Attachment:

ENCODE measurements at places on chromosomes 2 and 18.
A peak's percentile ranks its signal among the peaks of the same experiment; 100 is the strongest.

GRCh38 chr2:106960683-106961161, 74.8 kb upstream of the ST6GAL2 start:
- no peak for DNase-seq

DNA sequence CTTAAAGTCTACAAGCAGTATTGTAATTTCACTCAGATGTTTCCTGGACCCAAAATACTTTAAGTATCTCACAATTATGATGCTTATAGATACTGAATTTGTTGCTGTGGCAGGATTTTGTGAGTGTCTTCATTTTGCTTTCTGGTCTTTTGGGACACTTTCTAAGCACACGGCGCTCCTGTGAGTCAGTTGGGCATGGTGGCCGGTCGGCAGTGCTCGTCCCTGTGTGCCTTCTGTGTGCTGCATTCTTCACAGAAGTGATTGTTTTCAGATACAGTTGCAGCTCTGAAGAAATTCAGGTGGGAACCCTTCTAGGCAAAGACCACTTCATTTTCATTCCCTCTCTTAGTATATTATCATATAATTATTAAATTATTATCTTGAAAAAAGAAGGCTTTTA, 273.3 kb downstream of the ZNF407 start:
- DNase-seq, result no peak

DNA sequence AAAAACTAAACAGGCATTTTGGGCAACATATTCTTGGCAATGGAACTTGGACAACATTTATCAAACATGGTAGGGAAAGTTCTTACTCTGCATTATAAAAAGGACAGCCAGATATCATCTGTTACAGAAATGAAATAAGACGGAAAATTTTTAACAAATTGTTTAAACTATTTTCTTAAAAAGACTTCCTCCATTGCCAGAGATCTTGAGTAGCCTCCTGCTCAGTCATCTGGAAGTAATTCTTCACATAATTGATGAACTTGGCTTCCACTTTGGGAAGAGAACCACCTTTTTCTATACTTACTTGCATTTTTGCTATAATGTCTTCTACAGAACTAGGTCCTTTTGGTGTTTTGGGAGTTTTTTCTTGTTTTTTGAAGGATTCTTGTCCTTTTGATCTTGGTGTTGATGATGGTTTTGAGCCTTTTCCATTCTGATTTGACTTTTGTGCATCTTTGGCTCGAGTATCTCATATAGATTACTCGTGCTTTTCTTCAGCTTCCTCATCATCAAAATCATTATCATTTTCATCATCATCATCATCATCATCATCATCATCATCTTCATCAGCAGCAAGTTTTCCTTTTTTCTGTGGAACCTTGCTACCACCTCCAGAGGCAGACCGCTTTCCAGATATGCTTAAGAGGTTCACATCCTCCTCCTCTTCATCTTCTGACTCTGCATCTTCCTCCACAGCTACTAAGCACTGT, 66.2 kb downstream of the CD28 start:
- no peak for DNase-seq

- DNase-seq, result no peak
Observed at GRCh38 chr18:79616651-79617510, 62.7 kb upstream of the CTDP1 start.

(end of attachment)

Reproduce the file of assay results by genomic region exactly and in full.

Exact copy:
ENCODE measurements at places on chromosomes 2 and 18.
A peak's percentile ranks its signal among the peaks of the same experiment; 100 is the strongest.

GRCh38 chr2:106960683-106961161, 74.8 kb upstream of the ST6GAL2 start:
- no peak for DNase-seq

DNA sequence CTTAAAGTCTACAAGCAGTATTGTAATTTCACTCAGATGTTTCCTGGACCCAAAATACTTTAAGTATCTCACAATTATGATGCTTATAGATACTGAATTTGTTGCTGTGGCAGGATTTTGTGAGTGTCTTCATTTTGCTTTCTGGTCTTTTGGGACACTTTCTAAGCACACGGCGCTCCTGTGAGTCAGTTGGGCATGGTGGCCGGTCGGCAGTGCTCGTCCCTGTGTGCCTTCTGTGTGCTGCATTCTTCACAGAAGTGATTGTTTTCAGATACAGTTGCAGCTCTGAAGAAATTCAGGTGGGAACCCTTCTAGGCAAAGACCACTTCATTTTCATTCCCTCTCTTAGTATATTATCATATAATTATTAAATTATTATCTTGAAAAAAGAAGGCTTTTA, 273.3 kb downstream of the ZNF407 start:
- DNase-seq, result no peak

DNA sequence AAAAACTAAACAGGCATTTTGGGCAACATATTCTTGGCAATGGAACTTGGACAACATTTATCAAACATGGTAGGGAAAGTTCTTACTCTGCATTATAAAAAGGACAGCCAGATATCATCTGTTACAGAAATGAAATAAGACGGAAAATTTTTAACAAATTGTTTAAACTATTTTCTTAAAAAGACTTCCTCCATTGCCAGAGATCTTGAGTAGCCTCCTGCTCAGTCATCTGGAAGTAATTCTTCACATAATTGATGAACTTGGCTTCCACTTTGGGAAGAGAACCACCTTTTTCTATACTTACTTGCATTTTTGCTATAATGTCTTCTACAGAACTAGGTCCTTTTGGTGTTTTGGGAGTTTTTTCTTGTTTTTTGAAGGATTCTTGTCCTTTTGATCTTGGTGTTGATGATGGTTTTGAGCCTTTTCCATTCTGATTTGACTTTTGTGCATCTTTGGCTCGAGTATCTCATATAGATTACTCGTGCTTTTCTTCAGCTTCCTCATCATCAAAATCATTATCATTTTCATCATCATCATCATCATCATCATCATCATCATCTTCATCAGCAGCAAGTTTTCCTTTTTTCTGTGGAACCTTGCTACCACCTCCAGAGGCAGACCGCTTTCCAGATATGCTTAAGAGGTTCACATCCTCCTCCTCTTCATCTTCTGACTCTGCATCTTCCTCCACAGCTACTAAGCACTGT, 66.2 kb downstream of the CD28 start:
- no peak for DNase-seq

- DNase-seq, result no peak
Observed at GRCh38 chr18:79616651-79617510, 62.7 kb upstream of the CTDP1 start.